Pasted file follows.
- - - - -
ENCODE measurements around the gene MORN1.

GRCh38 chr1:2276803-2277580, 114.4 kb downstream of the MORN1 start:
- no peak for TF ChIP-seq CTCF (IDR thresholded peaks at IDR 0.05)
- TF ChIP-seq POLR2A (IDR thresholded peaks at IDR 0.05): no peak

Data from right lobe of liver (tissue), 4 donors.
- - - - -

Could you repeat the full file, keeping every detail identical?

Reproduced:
ENCODE measurements around the gene MORN1.

GRCh38 chr1:2276803-2277580, 114.4 kb downstream of the MORN1 start:
- no peak for TF ChIP-seq CTCF (IDR thresholded peaks at IDR 0.05)
- TF ChIP-seq POLR2A (IDR thresholded peaks at IDR 0.05): no peak

Data from right lobe of liver (tissue), 4 donors.